Northanger Abbey by Jane Austen
My rating: 3 of 5 stars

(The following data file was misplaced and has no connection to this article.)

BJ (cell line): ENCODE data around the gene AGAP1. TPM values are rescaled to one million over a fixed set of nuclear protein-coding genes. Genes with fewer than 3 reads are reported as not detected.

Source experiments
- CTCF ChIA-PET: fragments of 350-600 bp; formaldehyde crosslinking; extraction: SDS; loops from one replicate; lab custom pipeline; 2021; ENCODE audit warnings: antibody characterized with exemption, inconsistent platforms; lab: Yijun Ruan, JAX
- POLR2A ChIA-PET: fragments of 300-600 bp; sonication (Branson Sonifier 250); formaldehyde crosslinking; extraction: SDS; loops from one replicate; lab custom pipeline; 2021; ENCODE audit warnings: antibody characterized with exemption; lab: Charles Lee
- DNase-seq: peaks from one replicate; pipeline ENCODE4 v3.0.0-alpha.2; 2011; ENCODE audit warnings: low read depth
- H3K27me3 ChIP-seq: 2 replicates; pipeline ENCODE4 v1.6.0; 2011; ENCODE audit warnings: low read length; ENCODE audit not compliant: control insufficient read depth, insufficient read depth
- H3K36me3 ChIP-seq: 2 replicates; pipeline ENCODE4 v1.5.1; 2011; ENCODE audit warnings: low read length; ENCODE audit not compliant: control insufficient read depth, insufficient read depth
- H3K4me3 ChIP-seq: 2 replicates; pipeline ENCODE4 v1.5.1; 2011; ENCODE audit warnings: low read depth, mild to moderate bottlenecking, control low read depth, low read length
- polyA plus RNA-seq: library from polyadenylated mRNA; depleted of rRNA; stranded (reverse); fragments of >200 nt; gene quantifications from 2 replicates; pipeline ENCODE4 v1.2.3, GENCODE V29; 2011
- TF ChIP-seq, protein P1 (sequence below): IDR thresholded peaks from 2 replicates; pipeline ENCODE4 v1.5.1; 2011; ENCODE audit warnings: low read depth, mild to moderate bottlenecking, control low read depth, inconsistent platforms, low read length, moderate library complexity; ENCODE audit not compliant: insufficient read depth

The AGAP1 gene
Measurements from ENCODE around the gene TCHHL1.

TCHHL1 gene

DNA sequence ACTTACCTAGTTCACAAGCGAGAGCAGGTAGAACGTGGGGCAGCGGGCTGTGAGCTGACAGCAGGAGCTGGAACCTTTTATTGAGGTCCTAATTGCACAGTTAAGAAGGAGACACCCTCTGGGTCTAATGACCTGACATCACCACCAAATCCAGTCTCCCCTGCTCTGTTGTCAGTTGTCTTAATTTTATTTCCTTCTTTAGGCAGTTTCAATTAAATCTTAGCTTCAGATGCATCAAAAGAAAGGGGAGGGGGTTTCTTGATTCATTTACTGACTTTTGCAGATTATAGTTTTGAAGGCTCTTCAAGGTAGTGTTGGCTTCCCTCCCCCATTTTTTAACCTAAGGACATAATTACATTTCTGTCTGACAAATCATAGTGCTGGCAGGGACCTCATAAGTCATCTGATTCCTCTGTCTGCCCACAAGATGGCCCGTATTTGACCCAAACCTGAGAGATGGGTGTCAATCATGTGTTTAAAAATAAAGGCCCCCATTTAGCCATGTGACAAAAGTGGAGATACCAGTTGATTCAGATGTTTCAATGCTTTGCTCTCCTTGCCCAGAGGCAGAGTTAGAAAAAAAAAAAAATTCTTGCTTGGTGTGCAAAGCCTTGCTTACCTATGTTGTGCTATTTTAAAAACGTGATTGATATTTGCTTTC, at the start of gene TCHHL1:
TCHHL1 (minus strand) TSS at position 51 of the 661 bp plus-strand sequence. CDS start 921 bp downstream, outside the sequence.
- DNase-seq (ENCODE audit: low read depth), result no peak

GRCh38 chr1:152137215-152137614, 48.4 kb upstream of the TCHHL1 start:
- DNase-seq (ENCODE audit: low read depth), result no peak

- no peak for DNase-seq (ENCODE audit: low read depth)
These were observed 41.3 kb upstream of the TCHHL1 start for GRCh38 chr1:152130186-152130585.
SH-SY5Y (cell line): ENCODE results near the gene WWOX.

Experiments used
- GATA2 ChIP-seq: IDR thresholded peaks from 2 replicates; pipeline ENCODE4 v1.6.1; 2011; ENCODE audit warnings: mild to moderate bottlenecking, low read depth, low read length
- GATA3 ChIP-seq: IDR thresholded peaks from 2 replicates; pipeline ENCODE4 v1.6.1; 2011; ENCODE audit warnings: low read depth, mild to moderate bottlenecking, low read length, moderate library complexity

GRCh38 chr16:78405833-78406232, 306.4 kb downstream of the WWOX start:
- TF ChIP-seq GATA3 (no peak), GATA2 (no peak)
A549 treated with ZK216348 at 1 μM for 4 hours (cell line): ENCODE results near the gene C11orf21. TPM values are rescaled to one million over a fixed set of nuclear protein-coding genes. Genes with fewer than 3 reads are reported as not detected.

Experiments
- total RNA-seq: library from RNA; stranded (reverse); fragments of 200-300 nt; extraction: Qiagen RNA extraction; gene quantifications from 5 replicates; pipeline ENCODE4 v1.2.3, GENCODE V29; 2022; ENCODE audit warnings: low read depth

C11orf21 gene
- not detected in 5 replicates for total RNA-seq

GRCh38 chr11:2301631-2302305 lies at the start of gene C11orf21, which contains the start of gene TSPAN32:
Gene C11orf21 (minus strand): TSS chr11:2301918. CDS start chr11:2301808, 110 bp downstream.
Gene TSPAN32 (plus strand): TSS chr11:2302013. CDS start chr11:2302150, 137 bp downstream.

Well, I listened to the audiobook which is always a good idea with Jane Austen novels in my opinion. I love listening to the accents of the narrators. Catherine is portrayed as a 17-year-old girl who doesn't really think for herself - although she did make it all the way home from Northanger Abbey on her own. She goes to Bath with a neighbor couple as a companion to the wife. They meet up with an aquaintance from this woman's girlhood and Catherine makes friends with her daughter. Their son, James Thorpe, beoomes interested in Catherine, but she becomes interested in another - Henry Tilney. James exaggerates Catherine's family's wealth to Henry's father, General Tilney, to make her appear more worthy of James' interest. The General wants Catherine for Henry, so he invites her to Northanger Abbey for a visit. Henry, Catherine and Eleanor - Henry's sister, spend happy times together for about 3 weeks. Then overnight, The General sends Catherine home and forbids Henry to pursue her because he has heard from James Thorpe another exaggeration of Catherine's family's financial status - her being poor. Henry, probably the most stable character in the novel, proves himself chivalrous and goes against his father's wishes and travels to Catherine to ask her to marry him. Catherine's parents are in favor of the match, but only if they can convince Henry's father to give his consent. Henry's sister, Eleanor, comes to the rescue by spontaneously (at least in the novel - apparently not in the novelist's mind) marrying a man of means, a Viscount, and making her father very happy. In his happiness, he forgives Henry and grants his consent. This novel was only 179 pages long, but it took me a while to get through it because Catherine did so much imagining and sighing, etc. This novel is meant to be a parody of the Gothic novels of Jane Austen's time. It was amusing, but I wouldn't really recommend it.
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